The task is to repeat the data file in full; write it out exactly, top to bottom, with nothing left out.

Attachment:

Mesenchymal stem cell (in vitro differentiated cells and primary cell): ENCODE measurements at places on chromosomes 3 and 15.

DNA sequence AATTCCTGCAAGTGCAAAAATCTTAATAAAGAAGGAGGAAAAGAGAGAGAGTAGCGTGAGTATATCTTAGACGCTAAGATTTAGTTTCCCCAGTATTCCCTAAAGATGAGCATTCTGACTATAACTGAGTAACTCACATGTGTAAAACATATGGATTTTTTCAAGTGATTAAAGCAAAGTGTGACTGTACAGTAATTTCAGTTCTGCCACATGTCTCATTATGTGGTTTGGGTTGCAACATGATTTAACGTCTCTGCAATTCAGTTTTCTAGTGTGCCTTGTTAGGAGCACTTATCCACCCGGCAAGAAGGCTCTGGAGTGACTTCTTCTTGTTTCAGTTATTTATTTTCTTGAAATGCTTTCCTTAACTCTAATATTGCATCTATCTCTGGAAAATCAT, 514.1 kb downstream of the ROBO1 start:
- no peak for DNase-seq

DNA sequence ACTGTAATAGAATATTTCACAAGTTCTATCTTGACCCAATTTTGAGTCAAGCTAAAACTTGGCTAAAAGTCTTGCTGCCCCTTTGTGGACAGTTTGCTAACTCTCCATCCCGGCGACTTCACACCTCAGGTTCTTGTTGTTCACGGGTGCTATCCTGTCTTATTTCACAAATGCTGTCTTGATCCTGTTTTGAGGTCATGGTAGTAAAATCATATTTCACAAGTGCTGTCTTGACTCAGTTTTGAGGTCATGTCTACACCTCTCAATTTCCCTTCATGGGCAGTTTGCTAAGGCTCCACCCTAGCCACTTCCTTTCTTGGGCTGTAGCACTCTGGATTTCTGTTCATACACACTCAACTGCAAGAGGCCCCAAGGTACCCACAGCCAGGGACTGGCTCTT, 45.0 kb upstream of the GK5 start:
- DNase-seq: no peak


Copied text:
Mesenchymal stem cell (in vitro differentiated cells and primary cell): ENCODE measurements at places on chromosomes 3 and 15.

DNA sequence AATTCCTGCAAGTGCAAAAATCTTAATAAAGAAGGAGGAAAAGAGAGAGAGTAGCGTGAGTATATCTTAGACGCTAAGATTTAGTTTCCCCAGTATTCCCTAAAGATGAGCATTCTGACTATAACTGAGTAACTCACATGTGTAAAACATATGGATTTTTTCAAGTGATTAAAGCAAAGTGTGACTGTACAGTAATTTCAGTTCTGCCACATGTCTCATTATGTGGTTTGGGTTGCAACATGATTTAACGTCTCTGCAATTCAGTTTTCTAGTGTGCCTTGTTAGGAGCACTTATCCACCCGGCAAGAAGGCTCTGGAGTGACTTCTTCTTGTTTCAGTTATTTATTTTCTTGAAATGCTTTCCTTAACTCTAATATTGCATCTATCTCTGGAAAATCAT, 514.1 kb downstream of the ROBO1 start:
- no peak for DNase-seq

DNA sequence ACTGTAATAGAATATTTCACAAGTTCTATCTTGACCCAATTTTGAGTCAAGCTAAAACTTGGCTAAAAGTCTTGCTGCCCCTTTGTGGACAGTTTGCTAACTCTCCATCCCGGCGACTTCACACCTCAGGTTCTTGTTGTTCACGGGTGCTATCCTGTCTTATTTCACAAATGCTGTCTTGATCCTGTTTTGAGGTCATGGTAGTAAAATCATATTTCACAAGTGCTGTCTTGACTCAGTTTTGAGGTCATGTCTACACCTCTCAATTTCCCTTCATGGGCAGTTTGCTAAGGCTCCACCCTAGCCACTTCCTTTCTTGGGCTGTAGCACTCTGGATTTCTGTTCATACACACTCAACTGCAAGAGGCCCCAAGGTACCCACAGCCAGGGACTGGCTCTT, 45.0 kb upstream of the GK5 start:
- DNase-seq: no peak